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Thread: SUPERHYDROPHOBIC materials for bedwetting?

  1. #1

    Default SUPERHYDROPHOBIC materials for bedwetting?

    Just a thought: Would superhydrophobic cloths make a difference for bedwetters? It could make the whole experience that much less uncomfortable.

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    For the bed/sheets or for the garment?

    A hydrophobic cloth will not absorb liquid - which is what you want to do. If you don't absorb liquid, it's going to stay in contact with your skin.

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    The liquid has to go somewhere. We'd have to redesign what we consider as a diaper, probably with some kind of receptacle or separate holding layer.

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    A hydrophobic cloth would result in the urine spilling out over the sides of the bed. Not a good result. The only hydrophobic materials that are really of any use here are mattress protectors, and then you always have sheets over it to absorb any liquid. A quick drying fabric might be what you're after, something that will allow liquid to pass through it, but which won't hold onto it as much as, e.g., terrycloth.

  5. #5

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    I guess I was refferring to a superhydrophobic matress and\or matress cover, which is in my view the biggest problem. In adittion, a superhydrophobic blanket\pillowcase would ensure that the water don't get absorbed in the blanket, which makes life that much more difficult. And the pyjama made of the same material as a speedo, that would allow for quicker drying.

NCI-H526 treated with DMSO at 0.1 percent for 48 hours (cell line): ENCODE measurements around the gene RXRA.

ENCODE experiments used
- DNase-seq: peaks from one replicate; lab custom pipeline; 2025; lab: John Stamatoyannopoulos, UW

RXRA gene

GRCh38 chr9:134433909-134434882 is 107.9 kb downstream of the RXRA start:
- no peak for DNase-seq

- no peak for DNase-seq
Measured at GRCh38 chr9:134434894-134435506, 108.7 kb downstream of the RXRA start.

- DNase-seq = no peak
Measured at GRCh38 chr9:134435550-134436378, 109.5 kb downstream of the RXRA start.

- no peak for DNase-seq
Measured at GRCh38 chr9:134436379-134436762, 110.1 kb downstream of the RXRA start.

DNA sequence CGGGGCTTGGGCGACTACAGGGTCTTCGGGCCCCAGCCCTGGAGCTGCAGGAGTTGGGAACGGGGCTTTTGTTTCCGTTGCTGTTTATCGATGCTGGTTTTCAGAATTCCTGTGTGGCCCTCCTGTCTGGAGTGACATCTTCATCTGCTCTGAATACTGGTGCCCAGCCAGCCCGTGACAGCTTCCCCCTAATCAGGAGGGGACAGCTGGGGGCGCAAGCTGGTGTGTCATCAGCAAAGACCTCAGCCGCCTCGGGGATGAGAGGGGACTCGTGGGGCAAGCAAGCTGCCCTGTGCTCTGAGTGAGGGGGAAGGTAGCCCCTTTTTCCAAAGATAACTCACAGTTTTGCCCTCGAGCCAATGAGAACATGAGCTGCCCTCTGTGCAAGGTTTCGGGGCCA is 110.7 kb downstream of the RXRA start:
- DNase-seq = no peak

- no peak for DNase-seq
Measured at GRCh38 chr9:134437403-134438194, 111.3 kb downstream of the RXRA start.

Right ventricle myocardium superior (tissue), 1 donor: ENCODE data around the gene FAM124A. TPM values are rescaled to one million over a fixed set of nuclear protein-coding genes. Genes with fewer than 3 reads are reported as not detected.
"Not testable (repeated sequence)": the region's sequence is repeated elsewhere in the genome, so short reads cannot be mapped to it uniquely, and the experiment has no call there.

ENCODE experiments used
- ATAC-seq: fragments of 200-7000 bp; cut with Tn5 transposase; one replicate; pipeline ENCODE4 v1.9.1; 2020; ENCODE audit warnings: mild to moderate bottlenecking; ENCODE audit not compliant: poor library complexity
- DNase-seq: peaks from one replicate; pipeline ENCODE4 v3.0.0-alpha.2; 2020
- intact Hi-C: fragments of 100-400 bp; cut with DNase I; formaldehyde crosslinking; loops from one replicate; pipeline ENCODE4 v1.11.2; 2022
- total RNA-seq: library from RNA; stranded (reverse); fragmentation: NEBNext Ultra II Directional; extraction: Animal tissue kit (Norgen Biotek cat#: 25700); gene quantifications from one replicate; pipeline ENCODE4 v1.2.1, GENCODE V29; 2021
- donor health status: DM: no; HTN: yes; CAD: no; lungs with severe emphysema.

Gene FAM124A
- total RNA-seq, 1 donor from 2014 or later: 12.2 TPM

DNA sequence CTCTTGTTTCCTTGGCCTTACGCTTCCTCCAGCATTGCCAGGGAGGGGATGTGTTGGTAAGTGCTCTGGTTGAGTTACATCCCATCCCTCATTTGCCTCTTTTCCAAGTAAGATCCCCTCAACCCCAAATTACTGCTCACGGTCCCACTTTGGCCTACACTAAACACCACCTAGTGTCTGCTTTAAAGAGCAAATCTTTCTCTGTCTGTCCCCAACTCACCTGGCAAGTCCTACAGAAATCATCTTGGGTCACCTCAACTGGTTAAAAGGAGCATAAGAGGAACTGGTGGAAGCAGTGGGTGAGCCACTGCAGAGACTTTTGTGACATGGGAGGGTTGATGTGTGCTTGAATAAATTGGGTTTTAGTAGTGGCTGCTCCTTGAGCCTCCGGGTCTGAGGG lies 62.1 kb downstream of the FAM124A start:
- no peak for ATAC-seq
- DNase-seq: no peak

6. #6

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    It could be a lot more comfortable than the traditional mattress protector.

  7. #7

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    Quote Originally Posted by some1 View Post
    I guess I was refferring to a superhydrophobic matress and\or matress cover, which is in my view the biggest problem. In adittion, a superhydrophobic blanket\pillowcase would ensure that the water don't get absorbed in the blanket, which makes life that much more difficult. And the pyjama made of the same material as a speedo, that would allow for quicker drying.
    There is some merit to this, I think. The goal, I suppose, is that only the easiest things to clean get wet, but the liquid has to go somewhere or else you'll just be sitting in it all night.

    I'm not sure exactly about the range of hydrophobic materials. I'd think mattress covers are already hydrophobic? I have never used one but I assume they would have to be to accomplish their purpose. I don't know how comfortable a hydrophobic blanket would be. It might have to be a material similar to a nylon sleeping bag, which I personally find kind of annoying to sleep in (gets very hot, etc.). As for pajamas that are easy to dry... anything that comes in contact with urine should probably be washed anyway, so I don't know how useful that would be.

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  9. #9

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    Quote Originally Posted by some1 View Post
    Code:
    link: http://youtu.be/Cq4jZB_JrbA
    that kind of stuff has been around for years. i used to use it on my biking gloves and outdoor gear. along with it only lasting until the treated garment is washed, any vigourous activity will erode/break-up the applied film of [what is actually just] fancy dirt (how similar it is to fabric conditioner in it's chemistry, you'll have to ask the manufacturer); there's a reason why they only show blouses and ties in the promo blurb: it's because the product can't withstand normal activity.

    a more established, and far superior, comparable would be waxed material, but that is costly, heavy, uncomfortable and lacking in durability (especially in industrial settings).

    there's a reason why plastics are used for waterproofing: plastic does what it says on the tin, cheaply and without pretence.

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